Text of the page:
A building and pest inspection, which is a normal part of the conveyancing process, will identify any major structural defects to the house, but you can take some extra steps to ensure what you think you are buying is what you actually receive.

A good tip is to conduct an inspection of the property before you sign the contract and check in careful detail exactly what condition the house is in.  There’s no harm in taking a camera and shooting lots of pictures.  Look for any holes in walls, missing pavers, cracks and especially chattels.  Chattels are the permanent fixtures of the house and should remain a part of the house as ownership changes.  Be sure to clarify exactly what fixtures are to be included with the property, such as a dishwasher, light fittings, blinds and TV aerials.

A lawyer can prepare a special condition to be inserted into the contract detailing exactly what fixtures are included in the sale if you’re in any doubt.

As part of your inspection, ensure that any fixtures are in good working order; try flicking on all the lights, turning on the taps, or starting the dishwasher quickly.  If you find something isn’t working then you should notify the seller’s agent straight away and don’t sign the contract until it’s fixed or you’ve spoken to your lawyer.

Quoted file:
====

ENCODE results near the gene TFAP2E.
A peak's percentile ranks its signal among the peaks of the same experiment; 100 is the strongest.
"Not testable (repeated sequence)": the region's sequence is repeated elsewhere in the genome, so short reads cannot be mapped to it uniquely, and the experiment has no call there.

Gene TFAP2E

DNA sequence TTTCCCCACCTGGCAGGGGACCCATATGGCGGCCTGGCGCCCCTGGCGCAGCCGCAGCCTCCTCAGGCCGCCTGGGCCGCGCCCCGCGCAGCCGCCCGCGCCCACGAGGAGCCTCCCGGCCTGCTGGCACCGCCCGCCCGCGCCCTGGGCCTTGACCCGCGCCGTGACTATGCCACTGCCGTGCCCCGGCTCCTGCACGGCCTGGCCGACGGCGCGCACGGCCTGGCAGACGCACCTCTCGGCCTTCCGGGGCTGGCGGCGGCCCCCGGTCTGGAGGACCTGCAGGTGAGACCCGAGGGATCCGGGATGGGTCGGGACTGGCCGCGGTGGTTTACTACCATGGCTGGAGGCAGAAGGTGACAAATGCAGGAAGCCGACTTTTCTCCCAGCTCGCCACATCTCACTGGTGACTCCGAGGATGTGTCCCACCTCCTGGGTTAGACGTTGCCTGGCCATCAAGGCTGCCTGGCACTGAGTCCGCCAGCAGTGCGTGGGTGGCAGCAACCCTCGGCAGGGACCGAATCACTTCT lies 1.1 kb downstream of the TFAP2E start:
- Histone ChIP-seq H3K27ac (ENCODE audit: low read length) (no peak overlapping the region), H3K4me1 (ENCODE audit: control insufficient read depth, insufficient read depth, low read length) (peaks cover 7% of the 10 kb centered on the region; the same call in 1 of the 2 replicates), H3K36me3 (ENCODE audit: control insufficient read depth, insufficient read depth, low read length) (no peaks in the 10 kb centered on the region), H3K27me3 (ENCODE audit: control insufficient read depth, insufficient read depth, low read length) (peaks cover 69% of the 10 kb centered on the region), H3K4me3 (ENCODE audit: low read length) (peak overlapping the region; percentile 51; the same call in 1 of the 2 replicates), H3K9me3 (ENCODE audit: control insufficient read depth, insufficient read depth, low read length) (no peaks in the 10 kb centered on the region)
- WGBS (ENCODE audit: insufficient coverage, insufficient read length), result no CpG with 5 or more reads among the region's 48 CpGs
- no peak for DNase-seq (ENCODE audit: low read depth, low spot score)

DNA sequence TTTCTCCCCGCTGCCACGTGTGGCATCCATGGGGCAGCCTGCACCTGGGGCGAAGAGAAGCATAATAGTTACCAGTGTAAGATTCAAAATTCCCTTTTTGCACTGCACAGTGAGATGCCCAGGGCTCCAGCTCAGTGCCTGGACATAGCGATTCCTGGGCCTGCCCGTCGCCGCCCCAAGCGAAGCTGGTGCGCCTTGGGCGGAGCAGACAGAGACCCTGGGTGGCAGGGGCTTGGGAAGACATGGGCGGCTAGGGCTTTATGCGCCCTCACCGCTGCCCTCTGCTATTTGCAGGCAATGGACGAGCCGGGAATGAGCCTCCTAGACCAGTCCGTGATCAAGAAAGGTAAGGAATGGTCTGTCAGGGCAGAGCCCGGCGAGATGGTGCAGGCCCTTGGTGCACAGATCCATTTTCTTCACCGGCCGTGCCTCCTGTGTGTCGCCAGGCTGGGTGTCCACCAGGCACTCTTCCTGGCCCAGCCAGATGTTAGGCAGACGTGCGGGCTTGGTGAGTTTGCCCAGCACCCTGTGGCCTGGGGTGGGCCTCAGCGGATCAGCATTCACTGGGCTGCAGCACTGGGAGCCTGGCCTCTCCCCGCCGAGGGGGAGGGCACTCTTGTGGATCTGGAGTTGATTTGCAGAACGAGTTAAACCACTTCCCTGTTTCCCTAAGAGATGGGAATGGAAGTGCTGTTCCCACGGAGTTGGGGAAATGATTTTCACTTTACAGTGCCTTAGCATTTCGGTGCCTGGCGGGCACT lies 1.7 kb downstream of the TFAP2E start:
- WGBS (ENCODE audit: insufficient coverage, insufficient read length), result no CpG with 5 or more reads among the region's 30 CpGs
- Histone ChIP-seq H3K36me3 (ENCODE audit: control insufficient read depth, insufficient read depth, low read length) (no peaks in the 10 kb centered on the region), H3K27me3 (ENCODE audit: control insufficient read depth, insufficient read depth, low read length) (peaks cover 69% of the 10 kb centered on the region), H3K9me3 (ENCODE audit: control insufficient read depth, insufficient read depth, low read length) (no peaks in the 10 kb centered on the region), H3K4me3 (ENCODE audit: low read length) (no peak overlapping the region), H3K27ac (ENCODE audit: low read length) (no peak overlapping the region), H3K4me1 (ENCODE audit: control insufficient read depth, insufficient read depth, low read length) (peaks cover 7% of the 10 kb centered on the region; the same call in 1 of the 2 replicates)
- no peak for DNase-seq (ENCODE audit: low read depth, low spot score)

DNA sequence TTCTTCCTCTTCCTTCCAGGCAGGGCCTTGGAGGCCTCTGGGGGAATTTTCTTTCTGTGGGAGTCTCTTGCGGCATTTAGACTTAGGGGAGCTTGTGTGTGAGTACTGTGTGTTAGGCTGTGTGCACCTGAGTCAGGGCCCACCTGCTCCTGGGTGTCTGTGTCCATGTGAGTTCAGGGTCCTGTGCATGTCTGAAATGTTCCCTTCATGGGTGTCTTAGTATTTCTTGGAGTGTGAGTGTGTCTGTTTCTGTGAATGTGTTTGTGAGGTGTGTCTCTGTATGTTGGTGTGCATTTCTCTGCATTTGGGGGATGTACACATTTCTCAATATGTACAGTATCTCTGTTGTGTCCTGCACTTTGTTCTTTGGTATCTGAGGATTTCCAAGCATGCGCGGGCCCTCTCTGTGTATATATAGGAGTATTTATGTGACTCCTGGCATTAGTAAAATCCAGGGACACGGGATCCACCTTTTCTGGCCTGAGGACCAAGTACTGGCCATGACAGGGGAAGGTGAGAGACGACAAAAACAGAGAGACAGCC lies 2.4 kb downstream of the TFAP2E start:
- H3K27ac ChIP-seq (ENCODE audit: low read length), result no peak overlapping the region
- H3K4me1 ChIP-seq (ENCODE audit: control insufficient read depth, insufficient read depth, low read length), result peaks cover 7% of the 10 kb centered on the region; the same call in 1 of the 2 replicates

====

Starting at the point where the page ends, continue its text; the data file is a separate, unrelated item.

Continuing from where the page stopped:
Once you’ve conducted this inspection and are satisfied with all the results and any other issues are sorted out, you can sign the contract.  A few days prior to settlement, attend the property again to conduct a pre-settlement inspection.  This is your chance to check over the property before the sale is finalised to ensure everything is as you thought it would be.

Go through the property again as you did before and check that no new damage has occurred and that none of the fixtures are missing.  Remember to check everything is still in good working order.  If you find any issues then raise them with your lawyer straight away.  Usually pre-settlement negotiations by your lawyer can sort a problem out.  If not your lawyer can advise you on your rights, any possible legal action that can be taken after settlement has occurred, or if settlement needs to be delayed.

It’s all about conducting due diligence and liaising with your lawyer to ensure that nothing creeps up on you by the time settlement comes around.

 

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